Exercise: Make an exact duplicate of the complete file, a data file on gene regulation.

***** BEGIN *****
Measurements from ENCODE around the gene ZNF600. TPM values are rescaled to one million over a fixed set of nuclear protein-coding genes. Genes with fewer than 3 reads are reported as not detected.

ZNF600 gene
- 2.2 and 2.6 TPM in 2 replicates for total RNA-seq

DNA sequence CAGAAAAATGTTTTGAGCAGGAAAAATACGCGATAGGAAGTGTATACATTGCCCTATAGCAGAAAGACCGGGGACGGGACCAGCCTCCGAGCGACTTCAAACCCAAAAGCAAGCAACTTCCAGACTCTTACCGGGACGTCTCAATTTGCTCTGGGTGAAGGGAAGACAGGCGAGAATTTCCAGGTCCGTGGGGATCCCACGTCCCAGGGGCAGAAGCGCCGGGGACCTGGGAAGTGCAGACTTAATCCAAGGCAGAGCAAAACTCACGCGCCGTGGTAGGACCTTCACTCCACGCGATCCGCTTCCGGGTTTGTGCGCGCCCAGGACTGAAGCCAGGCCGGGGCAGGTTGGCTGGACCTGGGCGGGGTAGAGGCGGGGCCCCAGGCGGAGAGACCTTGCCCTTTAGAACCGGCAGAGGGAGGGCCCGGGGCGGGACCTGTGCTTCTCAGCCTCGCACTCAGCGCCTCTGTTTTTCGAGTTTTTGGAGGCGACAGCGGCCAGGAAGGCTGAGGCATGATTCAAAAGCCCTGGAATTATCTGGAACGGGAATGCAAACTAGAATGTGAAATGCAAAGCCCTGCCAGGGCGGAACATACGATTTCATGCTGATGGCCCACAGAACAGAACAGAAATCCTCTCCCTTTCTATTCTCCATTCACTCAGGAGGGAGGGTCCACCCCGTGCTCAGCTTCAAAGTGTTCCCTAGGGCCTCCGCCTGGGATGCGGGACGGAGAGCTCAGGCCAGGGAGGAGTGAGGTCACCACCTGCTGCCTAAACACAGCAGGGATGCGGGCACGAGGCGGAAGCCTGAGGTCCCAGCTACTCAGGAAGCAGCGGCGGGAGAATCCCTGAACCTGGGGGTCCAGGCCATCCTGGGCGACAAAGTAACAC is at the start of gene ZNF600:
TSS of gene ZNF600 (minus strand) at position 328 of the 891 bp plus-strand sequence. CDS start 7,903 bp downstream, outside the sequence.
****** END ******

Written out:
Measurements from ENCODE around the gene ZNF600. TPM values are rescaled to one million over a fixed set of nuclear protein-coding genes. Genes with fewer than 3 reads are reported as not detected.

ZNF600 gene
- 2.2 and 2.6 TPM in 2 replicates for total RNA-seq

DNA sequence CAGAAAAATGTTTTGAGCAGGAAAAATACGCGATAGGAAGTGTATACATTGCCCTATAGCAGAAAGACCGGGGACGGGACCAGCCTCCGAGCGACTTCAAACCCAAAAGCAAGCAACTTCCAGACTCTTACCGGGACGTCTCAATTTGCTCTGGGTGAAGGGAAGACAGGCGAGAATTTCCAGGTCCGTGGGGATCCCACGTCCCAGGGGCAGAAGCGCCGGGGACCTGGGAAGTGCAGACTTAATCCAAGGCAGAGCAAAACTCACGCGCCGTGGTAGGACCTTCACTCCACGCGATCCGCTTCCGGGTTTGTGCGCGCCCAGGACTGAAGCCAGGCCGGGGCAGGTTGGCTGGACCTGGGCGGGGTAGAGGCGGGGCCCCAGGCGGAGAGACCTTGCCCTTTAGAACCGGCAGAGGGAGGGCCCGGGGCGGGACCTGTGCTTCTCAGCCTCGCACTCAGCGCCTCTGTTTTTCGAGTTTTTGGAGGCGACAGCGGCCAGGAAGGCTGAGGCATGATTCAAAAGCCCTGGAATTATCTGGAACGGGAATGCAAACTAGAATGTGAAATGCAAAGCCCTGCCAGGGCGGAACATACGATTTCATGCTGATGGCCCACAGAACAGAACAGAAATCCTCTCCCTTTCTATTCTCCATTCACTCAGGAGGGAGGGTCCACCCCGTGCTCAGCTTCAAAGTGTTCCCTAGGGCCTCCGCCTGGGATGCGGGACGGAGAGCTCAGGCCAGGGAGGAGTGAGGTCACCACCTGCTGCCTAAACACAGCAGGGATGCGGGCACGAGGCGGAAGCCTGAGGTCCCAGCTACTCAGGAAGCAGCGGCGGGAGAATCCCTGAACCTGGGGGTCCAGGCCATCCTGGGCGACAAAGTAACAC is at the start of gene ZNF600:
TSS of gene ZNF600 (minus strand) at position 328 of the 891 bp plus-strand sequence. CDS start 7,903 bp downstream, outside the sequence.